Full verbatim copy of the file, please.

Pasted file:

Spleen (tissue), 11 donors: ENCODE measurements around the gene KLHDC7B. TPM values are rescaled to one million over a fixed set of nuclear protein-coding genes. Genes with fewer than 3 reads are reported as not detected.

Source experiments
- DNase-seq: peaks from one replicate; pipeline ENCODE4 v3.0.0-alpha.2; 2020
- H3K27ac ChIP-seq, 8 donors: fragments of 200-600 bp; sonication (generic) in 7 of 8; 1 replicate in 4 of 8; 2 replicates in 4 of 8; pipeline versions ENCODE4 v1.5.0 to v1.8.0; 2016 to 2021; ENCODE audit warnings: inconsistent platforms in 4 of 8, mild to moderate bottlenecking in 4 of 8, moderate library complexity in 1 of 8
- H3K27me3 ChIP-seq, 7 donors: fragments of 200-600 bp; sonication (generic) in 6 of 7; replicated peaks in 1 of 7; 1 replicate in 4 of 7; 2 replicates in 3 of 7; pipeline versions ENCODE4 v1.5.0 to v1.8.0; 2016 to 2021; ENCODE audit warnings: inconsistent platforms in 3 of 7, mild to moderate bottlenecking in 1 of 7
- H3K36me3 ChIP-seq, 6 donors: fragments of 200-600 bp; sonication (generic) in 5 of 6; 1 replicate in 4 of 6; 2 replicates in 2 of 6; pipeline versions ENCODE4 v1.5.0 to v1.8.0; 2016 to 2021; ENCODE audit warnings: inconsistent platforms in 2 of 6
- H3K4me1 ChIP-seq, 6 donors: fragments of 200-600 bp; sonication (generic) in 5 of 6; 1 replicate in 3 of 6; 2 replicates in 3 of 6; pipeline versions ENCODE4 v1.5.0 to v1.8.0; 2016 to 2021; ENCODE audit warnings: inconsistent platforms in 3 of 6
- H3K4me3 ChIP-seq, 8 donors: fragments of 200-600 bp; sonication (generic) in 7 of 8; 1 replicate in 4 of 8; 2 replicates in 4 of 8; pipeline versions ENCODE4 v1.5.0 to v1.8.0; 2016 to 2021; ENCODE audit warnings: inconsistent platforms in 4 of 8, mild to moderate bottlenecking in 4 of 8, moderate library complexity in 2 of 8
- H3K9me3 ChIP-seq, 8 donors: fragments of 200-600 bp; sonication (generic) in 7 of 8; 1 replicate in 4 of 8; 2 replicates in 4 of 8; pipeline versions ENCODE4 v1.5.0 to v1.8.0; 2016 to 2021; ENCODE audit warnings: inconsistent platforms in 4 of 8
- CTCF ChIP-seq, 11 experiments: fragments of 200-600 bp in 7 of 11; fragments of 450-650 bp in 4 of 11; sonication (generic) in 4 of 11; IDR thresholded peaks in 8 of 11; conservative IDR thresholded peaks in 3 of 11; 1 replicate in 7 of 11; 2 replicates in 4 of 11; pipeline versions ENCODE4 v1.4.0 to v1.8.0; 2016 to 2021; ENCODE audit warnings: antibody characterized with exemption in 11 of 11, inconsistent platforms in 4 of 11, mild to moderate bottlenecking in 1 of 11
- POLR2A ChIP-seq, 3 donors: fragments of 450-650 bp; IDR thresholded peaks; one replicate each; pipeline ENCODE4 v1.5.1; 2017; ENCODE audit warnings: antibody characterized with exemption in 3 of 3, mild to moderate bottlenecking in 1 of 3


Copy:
Spleen (tissue), 11 donors: ENCODE measurements around the gene KLHDC7B. TPM values are rescaled to one million over a fixed set of nuclear protein-coding genes. Genes with fewer than 3 reads are reported as not detected.

Source experiments
- DNase-seq: peaks from one replicate; pipeline ENCODE4 v3.0.0-alpha.2; 2020
- H3K27ac ChIP-seq, 8 donors: fragments of 200-600 bp; sonication (generic) in 7 of 8; 1 replicate in 4 of 8; 2 replicates in 4 of 8; pipeline versions ENCODE4 v1.5.0 to v1.8.0; 2016 to 2021; ENCODE audit warnings: inconsistent platforms in 4 of 8, mild to moderate bottlenecking in 4 of 8, moderate library complexity in 1 of 8
- H3K27me3 ChIP-seq, 7 donors: fragments of 200-600 bp; sonication (generic) in 6 of 7; replicated peaks in 1 of 7; 1 replicate in 4 of 7; 2 replicates in 3 of 7; pipeline versions ENCODE4 v1.5.0 to v1.8.0; 2016 to 2021; ENCODE audit warnings: inconsistent platforms in 3 of 7, mild to moderate bottlenecking in 1 of 7
- H3K36me3 ChIP-seq, 6 donors: fragments of 200-600 bp; sonication (generic) in 5 of 6; 1 replicate in 4 of 6; 2 replicates in 2 of 6; pipeline versions ENCODE4 v1.5.0 to v1.8.0; 2016 to 2021; ENCODE audit warnings: inconsistent platforms in 2 of 6
- H3K4me1 ChIP-seq, 6 donors: fragments of 200-600 bp; sonication (generic) in 5 of 6; 1 replicate in 3 of 6; 2 replicates in 3 of 6; pipeline versions ENCODE4 v1.5.0 to v1.8.0; 2016 to 2021; ENCODE audit warnings: inconsistent platforms in 3 of 6
- H3K4me3 ChIP-seq, 8 donors: fragments of 200-600 bp; sonication (generic) in 7 of 8; 1 replicate in 4 of 8; 2 replicates in 4 of 8; pipeline versions ENCODE4 v1.5.0 to v1.8.0; 2016 to 2021; ENCODE audit warnings: inconsistent platforms in 4 of 8, mild to moderate bottlenecking in 4 of 8, moderate library complexity in 2 of 8
- H3K9me3 ChIP-seq, 8 donors: fragments of 200-600 bp; sonication (generic) in 7 of 8; 1 replicate in 4 of 8; 2 replicates in 4 of 8; pipeline versions ENCODE4 v1.5.0 to v1.8.0; 2016 to 2021; ENCODE audit warnings: inconsistent platforms in 4 of 8
- CTCF ChIP-seq, 11 experiments: fragments of 200-600 bp in 7 of 11; fragments of 450-650 bp in 4 of 11; sonication (generic) in 4 of 11; IDR thresholded peaks in 8 of 11; conservative IDR thresholded peaks in 3 of 11; 1 replicate in 7 of 11; 2 replicates in 4 of 11; pipeline versions ENCODE4 v1.4.0 to v1.8.0; 2016 to 2021; ENCODE audit warnings: antibody characterized with exemption in 11 of 11, inconsistent platforms in 4 of 11, mild to moderate bottlenecking in 1 of 11
- POLR2A ChIP-seq, 3 donors: fragments of 450-650 bp; IDR thresholded peaks; one replicate each; pipeline ENCODE4 v1.5.1; 2017; ENCODE audit warnings: antibody characterized with exemption in 3 of 3, mild to moderate bottlenecking in 1 of 3